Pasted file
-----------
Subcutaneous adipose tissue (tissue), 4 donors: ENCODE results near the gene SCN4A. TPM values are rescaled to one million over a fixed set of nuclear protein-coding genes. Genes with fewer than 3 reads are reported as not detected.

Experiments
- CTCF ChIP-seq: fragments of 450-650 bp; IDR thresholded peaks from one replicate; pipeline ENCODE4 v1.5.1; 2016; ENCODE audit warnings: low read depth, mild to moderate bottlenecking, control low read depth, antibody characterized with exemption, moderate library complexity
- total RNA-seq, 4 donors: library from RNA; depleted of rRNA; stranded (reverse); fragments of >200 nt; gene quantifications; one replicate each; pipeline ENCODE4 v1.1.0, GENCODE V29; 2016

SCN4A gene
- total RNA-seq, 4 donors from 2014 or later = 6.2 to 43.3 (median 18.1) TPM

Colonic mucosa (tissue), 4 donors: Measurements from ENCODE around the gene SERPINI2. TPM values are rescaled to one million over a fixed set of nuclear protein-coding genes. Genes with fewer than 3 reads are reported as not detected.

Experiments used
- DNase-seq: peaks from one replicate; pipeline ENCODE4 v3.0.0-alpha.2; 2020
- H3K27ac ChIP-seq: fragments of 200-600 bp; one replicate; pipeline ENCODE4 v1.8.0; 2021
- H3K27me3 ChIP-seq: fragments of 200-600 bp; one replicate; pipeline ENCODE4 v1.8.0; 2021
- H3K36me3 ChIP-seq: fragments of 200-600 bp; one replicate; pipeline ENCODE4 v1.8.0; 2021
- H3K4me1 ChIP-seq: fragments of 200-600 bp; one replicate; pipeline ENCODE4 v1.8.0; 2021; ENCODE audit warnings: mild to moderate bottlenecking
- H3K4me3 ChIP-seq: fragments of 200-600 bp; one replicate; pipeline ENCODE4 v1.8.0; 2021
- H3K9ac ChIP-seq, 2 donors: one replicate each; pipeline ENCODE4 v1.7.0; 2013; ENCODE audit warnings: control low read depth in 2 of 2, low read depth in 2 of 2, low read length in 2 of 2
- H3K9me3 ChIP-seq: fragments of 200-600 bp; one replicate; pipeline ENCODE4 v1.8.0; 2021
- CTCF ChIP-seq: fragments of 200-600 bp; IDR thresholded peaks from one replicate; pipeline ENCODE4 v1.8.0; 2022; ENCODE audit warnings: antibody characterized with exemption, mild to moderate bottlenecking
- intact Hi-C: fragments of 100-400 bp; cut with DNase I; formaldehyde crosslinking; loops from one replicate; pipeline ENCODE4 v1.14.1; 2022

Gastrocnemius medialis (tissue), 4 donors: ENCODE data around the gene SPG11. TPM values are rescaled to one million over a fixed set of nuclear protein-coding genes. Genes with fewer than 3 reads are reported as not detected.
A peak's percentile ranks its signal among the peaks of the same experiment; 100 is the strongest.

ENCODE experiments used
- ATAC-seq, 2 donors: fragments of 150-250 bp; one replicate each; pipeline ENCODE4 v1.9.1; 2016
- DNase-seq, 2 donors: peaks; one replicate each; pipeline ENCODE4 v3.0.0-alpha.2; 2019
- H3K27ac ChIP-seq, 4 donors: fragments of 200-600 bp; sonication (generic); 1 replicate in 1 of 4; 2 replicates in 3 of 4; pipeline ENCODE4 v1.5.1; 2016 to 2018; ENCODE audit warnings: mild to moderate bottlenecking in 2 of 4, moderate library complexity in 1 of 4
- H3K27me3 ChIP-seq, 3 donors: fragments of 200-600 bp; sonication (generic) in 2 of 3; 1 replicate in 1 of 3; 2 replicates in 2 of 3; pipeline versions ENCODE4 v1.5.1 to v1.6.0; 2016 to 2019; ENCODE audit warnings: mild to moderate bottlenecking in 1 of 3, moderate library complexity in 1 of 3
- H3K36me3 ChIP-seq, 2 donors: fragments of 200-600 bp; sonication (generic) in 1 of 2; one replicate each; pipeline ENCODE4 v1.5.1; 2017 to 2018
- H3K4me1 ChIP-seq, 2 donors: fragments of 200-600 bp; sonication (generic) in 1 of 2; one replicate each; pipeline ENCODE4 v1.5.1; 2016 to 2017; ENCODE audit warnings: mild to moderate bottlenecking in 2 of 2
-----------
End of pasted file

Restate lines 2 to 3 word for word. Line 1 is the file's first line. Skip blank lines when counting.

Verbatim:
Experiments
- CTCF ChIP-seq: fragments of 450-650 bp; IDR thresholded peaks from one replicate; pipeline ENCODE4 v1.5.1; 2016; ENCODE audit warnings: low read depth, mild to moderate bottlenecking, control low read depth, antibody characterized with exemption, moderate library complexity